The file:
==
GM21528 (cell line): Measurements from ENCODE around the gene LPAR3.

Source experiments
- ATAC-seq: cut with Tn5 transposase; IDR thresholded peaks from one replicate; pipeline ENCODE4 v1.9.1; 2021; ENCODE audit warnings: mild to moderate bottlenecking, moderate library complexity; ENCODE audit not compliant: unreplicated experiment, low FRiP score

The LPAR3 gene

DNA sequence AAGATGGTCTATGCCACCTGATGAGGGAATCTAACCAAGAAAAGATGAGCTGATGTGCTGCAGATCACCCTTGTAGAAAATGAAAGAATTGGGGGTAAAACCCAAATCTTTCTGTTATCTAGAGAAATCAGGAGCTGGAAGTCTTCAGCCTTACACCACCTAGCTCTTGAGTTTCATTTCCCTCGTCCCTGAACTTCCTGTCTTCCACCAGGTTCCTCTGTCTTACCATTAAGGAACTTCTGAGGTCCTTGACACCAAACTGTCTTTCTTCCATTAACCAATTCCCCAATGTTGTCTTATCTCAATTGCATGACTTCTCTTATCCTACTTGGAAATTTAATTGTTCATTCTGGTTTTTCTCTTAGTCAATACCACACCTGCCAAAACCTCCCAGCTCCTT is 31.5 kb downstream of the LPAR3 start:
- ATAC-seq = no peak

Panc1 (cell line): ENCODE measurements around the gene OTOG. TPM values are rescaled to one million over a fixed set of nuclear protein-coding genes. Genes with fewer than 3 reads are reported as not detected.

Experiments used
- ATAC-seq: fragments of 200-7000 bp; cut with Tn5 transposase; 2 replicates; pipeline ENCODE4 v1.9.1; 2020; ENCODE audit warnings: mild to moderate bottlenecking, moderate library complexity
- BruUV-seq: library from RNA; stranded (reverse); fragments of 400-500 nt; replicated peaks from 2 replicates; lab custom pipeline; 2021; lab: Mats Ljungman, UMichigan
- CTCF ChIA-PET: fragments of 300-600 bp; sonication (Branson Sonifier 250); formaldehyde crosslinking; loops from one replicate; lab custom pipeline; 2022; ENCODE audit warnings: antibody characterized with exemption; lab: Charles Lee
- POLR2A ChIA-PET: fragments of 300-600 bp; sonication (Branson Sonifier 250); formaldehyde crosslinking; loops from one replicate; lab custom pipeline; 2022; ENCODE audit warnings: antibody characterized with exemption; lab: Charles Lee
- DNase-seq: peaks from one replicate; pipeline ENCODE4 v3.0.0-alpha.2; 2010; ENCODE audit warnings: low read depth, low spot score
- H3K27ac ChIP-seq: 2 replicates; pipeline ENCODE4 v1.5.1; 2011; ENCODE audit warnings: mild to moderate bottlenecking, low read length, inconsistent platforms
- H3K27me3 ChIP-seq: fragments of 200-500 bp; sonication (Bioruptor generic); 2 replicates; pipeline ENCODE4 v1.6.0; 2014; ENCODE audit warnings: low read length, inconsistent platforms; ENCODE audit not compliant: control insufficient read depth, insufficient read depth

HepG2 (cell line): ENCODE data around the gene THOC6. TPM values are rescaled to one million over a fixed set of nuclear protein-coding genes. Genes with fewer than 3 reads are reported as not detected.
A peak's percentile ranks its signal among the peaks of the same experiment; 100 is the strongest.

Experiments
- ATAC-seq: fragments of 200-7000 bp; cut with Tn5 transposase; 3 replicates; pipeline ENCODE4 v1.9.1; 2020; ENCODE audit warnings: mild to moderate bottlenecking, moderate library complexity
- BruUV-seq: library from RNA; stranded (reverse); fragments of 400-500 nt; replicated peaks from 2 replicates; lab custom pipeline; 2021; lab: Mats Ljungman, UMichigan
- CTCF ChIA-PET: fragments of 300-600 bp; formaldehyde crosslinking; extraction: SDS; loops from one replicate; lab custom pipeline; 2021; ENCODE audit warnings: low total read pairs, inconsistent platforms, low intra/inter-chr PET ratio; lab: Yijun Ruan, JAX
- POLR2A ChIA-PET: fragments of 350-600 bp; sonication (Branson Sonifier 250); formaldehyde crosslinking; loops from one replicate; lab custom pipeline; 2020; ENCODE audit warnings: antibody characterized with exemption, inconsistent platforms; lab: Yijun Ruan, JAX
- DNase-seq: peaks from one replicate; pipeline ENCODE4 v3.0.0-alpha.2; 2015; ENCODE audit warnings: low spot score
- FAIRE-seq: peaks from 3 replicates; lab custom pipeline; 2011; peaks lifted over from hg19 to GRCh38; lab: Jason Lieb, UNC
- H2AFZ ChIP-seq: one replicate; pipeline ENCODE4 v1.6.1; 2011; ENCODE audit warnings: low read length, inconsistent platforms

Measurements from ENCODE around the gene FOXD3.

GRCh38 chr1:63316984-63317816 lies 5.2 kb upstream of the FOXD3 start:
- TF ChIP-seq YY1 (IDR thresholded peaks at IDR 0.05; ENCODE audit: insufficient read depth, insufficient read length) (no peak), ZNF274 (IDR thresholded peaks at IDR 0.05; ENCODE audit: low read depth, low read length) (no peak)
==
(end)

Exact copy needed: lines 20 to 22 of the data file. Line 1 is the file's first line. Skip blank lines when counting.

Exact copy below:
- BruUV-seq: library from RNA; stranded (reverse); fragments of 400-500 nt; replicated peaks from 2 replicates; lab custom pipeline; 2021; lab: Mats Ljungman, UMichigan
- CTCF ChIA-PET: fragments of 300-600 bp; formaldehyde crosslinking; extraction: SDS; loops from one replicate; lab custom pipeline; 2021; ENCODE audit warnings: low total read pairs, inconsistent platforms, low intra/inter-chr PET ratio; lab: Yijun Ruan, JAX
- POLR2A ChIA-PET: fragments of 350-600 bp; sonication (Branson Sonifier 250); formaldehyde crosslinking; loops from one replicate; lab custom pipeline; 2020; ENCODE audit warnings: antibody characterized with exemption, inconsistent platforms; lab: Yijun Ruan, JAX